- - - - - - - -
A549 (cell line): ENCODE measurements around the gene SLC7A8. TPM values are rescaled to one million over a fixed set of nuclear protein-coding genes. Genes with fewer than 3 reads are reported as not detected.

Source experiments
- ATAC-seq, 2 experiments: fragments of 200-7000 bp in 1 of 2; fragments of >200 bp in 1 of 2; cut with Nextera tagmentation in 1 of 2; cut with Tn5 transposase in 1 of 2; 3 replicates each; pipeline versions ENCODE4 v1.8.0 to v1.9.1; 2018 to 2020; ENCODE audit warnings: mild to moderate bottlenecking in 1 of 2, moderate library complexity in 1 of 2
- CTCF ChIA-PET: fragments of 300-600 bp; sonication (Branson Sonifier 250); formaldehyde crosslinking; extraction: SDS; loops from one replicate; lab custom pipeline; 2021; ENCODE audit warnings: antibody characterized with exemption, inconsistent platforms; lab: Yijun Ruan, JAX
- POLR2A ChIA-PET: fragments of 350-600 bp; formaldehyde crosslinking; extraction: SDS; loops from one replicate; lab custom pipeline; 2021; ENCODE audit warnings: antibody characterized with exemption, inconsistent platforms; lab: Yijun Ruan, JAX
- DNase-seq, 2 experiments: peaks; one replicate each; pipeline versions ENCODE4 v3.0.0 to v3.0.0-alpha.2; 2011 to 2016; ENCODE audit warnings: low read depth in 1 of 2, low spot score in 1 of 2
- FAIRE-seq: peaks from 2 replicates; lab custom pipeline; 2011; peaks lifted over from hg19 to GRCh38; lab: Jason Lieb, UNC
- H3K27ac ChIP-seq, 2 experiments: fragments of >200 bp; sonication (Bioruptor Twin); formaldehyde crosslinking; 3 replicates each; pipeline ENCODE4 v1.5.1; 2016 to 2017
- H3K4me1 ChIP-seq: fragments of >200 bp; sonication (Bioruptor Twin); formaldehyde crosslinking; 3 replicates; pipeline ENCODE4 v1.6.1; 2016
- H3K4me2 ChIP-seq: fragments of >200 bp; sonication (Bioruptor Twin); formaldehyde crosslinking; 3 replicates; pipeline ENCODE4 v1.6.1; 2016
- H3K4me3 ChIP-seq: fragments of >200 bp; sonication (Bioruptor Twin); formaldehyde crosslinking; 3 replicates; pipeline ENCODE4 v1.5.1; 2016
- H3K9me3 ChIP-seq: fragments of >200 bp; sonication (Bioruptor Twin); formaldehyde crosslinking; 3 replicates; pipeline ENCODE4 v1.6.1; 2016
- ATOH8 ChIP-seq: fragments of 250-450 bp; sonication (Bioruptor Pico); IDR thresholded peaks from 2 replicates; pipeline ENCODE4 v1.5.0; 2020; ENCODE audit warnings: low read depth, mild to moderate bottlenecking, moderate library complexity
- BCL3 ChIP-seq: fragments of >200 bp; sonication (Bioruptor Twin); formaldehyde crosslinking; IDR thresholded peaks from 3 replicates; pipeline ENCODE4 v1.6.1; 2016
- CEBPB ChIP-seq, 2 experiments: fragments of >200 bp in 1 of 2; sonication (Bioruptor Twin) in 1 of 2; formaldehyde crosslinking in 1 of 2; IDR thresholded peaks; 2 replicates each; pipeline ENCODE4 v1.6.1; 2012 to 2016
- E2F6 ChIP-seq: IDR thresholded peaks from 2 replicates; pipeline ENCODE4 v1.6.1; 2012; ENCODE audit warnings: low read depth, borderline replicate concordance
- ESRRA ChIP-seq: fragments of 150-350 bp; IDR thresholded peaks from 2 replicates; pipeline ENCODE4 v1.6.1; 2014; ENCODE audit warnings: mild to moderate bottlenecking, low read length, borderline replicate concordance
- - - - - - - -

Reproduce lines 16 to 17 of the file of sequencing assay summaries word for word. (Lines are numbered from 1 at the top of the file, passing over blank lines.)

- E2F6 ChIP-seq: IDR thresholded peaks from 2 replicates; pipeline ENCODE4 v1.6.1; 2012; ENCODE audit warnings: low read depth, borderline replicate concordance
- ESRRA ChIP-seq: fragments of 150-350 bp; IDR thresholded peaks from 2 replicates; pipeline ENCODE4 v1.6.1; 2014; ENCODE audit warnings: mild to moderate bottlenecking, low read length, borderline replicate concordance